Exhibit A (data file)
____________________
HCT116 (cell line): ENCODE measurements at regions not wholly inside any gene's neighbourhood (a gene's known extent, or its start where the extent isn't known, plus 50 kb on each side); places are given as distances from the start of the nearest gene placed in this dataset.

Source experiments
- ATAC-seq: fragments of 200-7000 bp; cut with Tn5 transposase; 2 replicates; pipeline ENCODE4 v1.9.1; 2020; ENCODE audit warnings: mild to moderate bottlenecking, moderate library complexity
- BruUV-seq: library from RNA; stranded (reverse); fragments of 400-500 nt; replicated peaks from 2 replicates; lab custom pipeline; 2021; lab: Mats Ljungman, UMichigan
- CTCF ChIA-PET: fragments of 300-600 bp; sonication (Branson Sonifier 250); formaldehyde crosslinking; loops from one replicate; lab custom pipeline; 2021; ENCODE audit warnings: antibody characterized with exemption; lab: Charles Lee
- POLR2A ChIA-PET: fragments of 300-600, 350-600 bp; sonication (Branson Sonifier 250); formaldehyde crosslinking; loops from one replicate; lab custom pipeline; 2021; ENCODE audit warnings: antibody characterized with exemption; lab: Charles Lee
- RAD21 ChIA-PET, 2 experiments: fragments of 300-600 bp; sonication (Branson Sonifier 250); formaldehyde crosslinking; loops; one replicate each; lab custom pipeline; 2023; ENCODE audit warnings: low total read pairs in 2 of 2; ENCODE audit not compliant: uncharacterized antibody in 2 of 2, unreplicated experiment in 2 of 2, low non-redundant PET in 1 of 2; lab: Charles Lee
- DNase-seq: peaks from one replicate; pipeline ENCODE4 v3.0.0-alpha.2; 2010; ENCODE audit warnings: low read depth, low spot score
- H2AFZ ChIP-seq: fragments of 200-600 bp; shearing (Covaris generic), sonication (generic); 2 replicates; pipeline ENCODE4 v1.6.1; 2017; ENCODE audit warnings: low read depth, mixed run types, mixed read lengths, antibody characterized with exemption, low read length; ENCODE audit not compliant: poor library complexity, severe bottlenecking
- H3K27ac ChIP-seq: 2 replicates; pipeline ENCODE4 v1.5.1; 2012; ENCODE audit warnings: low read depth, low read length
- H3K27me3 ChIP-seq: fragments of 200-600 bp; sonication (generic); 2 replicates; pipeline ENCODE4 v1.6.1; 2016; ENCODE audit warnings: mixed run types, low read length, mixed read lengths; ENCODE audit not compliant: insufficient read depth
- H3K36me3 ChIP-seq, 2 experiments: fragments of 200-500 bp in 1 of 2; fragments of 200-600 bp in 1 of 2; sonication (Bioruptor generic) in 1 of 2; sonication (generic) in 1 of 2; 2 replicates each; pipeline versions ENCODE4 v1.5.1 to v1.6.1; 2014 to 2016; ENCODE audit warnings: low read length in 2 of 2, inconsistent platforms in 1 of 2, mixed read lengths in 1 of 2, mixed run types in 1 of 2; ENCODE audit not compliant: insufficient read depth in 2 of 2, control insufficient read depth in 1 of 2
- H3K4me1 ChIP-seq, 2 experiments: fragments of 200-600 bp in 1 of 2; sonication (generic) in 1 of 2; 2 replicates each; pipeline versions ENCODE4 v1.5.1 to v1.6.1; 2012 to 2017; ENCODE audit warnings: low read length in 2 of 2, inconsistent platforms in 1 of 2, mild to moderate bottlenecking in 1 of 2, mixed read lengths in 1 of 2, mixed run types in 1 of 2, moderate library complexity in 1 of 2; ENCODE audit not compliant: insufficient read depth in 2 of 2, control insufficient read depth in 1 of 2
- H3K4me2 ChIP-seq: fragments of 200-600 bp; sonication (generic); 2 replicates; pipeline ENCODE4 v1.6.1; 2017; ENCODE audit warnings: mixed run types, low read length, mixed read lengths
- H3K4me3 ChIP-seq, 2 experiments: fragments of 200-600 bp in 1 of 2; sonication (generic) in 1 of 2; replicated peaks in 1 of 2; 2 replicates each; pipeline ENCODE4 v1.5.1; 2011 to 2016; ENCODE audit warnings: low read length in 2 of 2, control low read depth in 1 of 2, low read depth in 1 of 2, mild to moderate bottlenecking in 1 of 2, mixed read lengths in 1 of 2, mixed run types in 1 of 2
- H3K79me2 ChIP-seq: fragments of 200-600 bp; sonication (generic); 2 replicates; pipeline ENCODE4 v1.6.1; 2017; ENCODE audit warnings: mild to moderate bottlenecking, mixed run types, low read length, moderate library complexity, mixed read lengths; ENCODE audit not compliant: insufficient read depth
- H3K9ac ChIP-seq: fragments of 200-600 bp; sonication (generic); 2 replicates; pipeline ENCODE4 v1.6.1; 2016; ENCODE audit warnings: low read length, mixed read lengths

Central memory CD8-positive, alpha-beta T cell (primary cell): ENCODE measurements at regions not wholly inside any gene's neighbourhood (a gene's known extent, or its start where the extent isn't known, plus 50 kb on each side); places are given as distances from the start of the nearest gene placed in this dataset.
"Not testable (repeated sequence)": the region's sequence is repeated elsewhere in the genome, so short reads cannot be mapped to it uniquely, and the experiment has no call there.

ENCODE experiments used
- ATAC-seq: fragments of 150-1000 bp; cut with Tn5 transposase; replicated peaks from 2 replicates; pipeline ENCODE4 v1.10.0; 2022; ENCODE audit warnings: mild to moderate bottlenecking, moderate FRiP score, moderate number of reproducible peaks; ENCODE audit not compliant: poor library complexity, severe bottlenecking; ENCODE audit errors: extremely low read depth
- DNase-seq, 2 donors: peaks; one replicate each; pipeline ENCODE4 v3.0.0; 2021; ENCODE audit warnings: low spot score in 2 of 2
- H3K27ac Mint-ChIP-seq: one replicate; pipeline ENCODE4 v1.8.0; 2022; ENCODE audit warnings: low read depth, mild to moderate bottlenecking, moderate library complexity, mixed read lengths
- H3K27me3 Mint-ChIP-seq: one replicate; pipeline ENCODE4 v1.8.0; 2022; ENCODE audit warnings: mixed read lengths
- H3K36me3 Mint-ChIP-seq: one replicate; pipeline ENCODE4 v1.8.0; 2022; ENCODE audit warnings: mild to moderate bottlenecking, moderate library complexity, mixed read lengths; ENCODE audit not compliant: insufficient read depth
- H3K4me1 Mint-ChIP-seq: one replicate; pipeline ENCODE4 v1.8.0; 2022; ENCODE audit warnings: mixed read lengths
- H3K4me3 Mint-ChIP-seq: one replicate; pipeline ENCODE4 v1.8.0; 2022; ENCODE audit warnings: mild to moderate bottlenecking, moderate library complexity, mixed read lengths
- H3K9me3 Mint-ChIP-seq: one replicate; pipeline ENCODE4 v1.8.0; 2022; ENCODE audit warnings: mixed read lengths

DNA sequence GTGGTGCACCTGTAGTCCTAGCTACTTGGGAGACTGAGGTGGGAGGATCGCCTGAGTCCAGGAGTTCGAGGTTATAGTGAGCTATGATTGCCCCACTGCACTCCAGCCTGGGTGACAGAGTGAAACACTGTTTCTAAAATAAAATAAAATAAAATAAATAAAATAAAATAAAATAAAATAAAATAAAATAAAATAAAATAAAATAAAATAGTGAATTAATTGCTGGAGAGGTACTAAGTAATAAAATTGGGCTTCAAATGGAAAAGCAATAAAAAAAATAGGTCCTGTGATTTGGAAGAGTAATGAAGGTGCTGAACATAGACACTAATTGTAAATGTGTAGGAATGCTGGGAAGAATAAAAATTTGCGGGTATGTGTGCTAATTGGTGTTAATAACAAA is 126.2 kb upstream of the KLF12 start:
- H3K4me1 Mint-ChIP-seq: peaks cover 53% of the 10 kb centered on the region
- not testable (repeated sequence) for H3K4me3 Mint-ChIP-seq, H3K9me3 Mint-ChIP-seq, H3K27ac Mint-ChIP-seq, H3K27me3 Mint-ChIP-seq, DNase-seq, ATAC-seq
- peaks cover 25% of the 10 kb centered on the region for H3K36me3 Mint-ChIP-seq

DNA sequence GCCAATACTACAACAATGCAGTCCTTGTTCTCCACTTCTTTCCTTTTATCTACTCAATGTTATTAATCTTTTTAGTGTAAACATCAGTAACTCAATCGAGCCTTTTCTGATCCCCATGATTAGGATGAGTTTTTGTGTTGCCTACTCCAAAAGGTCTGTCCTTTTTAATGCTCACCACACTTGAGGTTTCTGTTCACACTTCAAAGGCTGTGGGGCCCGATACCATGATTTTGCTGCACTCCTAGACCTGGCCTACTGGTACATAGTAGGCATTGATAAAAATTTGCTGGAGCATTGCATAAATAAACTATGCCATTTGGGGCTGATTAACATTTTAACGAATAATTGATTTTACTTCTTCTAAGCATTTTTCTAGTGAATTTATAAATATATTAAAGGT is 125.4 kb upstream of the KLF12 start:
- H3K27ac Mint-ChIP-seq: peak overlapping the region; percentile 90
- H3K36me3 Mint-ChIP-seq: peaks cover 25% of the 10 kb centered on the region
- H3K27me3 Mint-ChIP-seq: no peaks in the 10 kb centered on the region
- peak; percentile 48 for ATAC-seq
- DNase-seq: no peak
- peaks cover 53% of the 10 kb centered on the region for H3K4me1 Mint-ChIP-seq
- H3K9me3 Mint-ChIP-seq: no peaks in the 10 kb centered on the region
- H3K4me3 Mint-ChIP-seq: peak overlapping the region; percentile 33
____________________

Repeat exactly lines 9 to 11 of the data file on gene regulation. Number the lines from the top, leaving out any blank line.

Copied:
- H2AFZ ChIP-seq: fragments of 200-600 bp; shearing (Covaris generic), sonication (generic); 2 replicates; pipeline ENCODE4 v1.6.1; 2017; ENCODE audit warnings: low read depth, mixed run types, mixed read lengths, antibody characterized with exemption, low read length; ENCODE audit not compliant: poor library complexity, severe bottlenecking
- H3K27ac ChIP-seq: 2 replicates; pipeline ENCODE4 v1.5.1; 2012; ENCODE audit warnings: low read depth, low read length
- H3K27me3 ChIP-seq: fragments of 200-600 bp; sonication (generic); 2 replicates; pipeline ENCODE4 v1.6.1; 2016; ENCODE audit warnings: mixed run types, low read length, mixed read lengths; ENCODE audit not compliant: insufficient read depth